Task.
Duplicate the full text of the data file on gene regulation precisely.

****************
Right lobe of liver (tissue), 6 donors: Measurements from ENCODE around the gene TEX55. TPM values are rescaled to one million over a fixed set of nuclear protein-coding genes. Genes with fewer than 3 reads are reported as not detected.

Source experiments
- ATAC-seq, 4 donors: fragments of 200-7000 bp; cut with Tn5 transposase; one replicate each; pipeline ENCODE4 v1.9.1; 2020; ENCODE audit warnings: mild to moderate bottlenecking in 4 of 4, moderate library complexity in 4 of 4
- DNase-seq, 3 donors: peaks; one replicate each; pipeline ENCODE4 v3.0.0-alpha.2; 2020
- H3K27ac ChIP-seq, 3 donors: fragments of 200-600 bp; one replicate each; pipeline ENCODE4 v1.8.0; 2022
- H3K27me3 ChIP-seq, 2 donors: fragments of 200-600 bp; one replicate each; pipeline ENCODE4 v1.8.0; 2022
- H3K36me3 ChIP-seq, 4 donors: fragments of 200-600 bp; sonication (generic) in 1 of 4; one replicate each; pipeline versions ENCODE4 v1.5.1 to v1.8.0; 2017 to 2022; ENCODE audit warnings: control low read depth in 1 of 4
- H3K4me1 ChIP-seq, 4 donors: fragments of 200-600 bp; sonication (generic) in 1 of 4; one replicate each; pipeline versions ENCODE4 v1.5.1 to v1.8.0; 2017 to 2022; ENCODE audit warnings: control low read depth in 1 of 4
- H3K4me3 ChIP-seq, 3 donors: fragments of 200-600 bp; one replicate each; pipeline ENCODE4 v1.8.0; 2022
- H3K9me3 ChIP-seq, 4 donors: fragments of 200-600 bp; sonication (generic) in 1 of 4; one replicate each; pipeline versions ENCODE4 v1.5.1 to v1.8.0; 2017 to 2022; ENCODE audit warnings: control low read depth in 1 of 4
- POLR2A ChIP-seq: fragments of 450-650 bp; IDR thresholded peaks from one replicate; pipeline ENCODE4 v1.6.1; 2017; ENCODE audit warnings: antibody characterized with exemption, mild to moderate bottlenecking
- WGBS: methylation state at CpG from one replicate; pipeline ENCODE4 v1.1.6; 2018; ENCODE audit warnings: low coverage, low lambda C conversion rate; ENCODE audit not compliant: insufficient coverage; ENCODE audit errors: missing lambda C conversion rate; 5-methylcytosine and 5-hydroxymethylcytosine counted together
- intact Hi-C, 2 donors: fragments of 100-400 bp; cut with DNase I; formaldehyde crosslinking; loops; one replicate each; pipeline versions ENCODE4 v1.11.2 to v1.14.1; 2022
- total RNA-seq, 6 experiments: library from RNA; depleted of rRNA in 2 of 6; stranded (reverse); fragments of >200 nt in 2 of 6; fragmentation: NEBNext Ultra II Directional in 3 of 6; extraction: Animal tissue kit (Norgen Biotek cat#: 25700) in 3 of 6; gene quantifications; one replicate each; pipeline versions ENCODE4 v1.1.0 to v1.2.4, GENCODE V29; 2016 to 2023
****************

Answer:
Right lobe of liver (tissue), 6 donors: Measurements from ENCODE around the gene TEX55. TPM values are rescaled to one million over a fixed set of nuclear protein-coding genes. Genes with fewer than 3 reads are reported as not detected.

Source experiments
- ATAC-seq, 4 donors: fragments of 200-7000 bp; cut with Tn5 transposase; one replicate each; pipeline ENCODE4 v1.9.1; 2020; ENCODE audit warnings: mild to moderate bottlenecking in 4 of 4, moderate library complexity in 4 of 4
- DNase-seq, 3 donors: peaks; one replicate each; pipeline ENCODE4 v3.0.0-alpha.2; 2020
- H3K27ac ChIP-seq, 3 donors: fragments of 200-600 bp; one replicate each; pipeline ENCODE4 v1.8.0; 2022
- H3K27me3 ChIP-seq, 2 donors: fragments of 200-600 bp; one replicate each; pipeline ENCODE4 v1.8.0; 2022
- H3K36me3 ChIP-seq, 4 donors: fragments of 200-600 bp; sonication (generic) in 1 of 4; one replicate each; pipeline versions ENCODE4 v1.5.1 to v1.8.0; 2017 to 2022; ENCODE audit warnings: control low read depth in 1 of 4
- H3K4me1 ChIP-seq, 4 donors: fragments of 200-600 bp; sonication (generic) in 1 of 4; one replicate each; pipeline versions ENCODE4 v1.5.1 to v1.8.0; 2017 to 2022; ENCODE audit warnings: control low read depth in 1 of 4
- H3K4me3 ChIP-seq, 3 donors: fragments of 200-600 bp; one replicate each; pipeline ENCODE4 v1.8.0; 2022
- H3K9me3 ChIP-seq, 4 donors: fragments of 200-600 bp; sonication (generic) in 1 of 4; one replicate each; pipeline versions ENCODE4 v1.5.1 to v1.8.0; 2017 to 2022; ENCODE audit warnings: control low read depth in 1 of 4
- POLR2A ChIP-seq: fragments of 450-650 bp; IDR thresholded peaks from one replicate; pipeline ENCODE4 v1.6.1; 2017; ENCODE audit warnings: antibody characterized with exemption, mild to moderate bottlenecking
- WGBS: methylation state at CpG from one replicate; pipeline ENCODE4 v1.1.6; 2018; ENCODE audit warnings: low coverage, low lambda C conversion rate; ENCODE audit not compliant: insufficient coverage; ENCODE audit errors: missing lambda C conversion rate; 5-methylcytosine and 5-hydroxymethylcytosine counted together
- intact Hi-C, 2 donors: fragments of 100-400 bp; cut with DNase I; formaldehyde crosslinking; loops; one replicate each; pipeline versions ENCODE4 v1.11.2 to v1.14.1; 2022
- total RNA-seq, 6 experiments: library from RNA; depleted of rRNA in 2 of 6; stranded (reverse); fragments of >200 nt in 2 of 6; fragmentation: NEBNext Ultra II Directional in 3 of 6; extraction: Animal tissue kit (Norgen Biotek cat#: 25700) in 3 of 6; gene quantifications; one replicate each; pipeline versions ENCODE4 v1.1.0 to v1.2.4, GENCODE V29; 2016 to 2023